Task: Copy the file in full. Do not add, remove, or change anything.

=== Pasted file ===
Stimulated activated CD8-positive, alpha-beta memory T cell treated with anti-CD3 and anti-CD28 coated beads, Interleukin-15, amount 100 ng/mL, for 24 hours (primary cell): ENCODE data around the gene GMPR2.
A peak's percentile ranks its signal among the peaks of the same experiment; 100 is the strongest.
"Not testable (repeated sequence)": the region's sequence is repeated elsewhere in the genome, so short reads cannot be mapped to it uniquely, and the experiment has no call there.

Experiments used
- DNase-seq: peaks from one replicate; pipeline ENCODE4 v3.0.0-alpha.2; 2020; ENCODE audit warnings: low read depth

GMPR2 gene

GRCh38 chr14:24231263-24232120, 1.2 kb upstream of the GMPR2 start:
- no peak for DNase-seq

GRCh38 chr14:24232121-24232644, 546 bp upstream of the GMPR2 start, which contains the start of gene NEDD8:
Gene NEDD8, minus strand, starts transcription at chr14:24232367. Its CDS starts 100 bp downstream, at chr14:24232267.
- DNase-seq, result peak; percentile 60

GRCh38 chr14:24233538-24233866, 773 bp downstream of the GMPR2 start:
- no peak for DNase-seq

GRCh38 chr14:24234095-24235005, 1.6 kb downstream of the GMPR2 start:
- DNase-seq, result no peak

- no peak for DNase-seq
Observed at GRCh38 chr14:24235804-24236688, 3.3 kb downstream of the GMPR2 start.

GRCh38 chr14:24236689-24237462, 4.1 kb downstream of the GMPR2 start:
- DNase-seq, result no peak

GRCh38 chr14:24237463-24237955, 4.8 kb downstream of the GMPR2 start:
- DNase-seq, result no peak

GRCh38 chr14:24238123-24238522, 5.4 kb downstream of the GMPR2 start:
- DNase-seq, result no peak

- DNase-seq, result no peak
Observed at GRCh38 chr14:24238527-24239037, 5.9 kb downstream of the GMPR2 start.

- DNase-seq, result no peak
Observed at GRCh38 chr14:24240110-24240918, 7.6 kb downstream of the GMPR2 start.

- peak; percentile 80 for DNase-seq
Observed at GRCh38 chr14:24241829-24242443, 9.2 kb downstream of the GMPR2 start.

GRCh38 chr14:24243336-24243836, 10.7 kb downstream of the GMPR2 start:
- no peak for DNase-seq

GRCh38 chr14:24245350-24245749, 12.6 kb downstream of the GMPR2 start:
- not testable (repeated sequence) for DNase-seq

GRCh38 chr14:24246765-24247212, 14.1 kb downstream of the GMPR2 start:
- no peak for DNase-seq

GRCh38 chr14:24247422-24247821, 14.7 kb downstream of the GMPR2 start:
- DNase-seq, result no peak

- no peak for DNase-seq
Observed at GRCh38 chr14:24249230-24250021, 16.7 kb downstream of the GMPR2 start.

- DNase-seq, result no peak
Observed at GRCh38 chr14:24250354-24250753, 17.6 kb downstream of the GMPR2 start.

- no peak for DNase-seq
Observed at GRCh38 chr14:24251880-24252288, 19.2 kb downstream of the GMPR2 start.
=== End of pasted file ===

Stimulated activated CD8-positive, alpha-beta memory T cell treated with anti-CD3 and anti-CD28 coated beads, Interleukin-15, amount 100 ng/mL, for 24 hours (primary cell): ENCODE data around the gene GMPR2.
A peak's percentile ranks its signal among the peaks of the same experiment; 100 is the strongest.
"Not testable (repeated sequence)": the region's sequence is repeated elsewhere in the genome, so short reads cannot be mapped to it uniquely, and the experiment has no call there.

Experiments used
- DNase-seq: peaks from one replicate; pipeline ENCODE4 v3.0.0-alpha.2; 2020; ENCODE audit warnings: low read depth

GMPR2 gene

GRCh38 chr14:24231263-24232120, 1.2 kb upstream of the GMPR2 start:
- no peak for DNase-seq

GRCh38 chr14:24232121-24232644, 546 bp upstream of the GMPR2 start, which contains the start of gene NEDD8:
Gene NEDD8, minus strand, starts transcription at chr14:24232367. Its CDS starts 100 bp downstream, at chr14:24232267.
- DNase-seq, result peak; percentile 60

GRCh38 chr14:24233538-24233866, 773 bp downstream of the GMPR2 start:
- no peak for DNase-seq

GRCh38 chr14:24234095-24235005, 1.6 kb downstream of the GMPR2 start:
- DNase-seq, result no peak

- no peak for DNase-seq
Observed at GRCh38 chr14:24235804-24236688, 3.3 kb downstream of the GMPR2 start.

GRCh38 chr14:24236689-24237462, 4.1 kb downstream of the GMPR2 start:
- DNase-seq, result no peak

GRCh38 chr14:24237463-24237955, 4.8 kb downstream of the GMPR2 start:
- DNase-seq, result no peak

GRCh38 chr14:24238123-24238522, 5.4 kb downstream of the GMPR2 start:
- DNase-seq, result no peak

- DNase-seq, result no peak
Observed at GRCh38 chr14:24238527-24239037, 5.9 kb downstream of the GMPR2 start.

- DNase-seq, result no peak
Observed at GRCh38 chr14:24240110-24240918, 7.6 kb downstream of the GMPR2 start.

- peak; percentile 80 for DNase-seq
Observed at GRCh38 chr14:24241829-24242443, 9.2 kb downstream of the GMPR2 start.

GRCh38 chr14:24243336-24243836, 10.7 kb downstream of the GMPR2 start:
- no peak for DNase-seq

GRCh38 chr14:24245350-24245749, 12.6 kb downstream of the GMPR2 start:
- not testable (repeated sequence) for DNase-seq

GRCh38 chr14:24246765-24247212, 14.1 kb downstream of the GMPR2 start:
- no peak for DNase-seq

GRCh38 chr14:24247422-24247821, 14.7 kb downstream of the GMPR2 start:
- DNase-seq, result no peak

- no peak for DNase-seq
Observed at GRCh38 chr14:24249230-24250021, 16.7 kb downstream of the GMPR2 start.

- DNase-seq, result no peak
Observed at GRCh38 chr14:24250354-24250753, 17.6 kb downstream of the GMPR2 start.

- no peak for DNase-seq
Observed at GRCh38 chr14:24251880-24252288, 19.2 kb downstream of the GMPR2 start.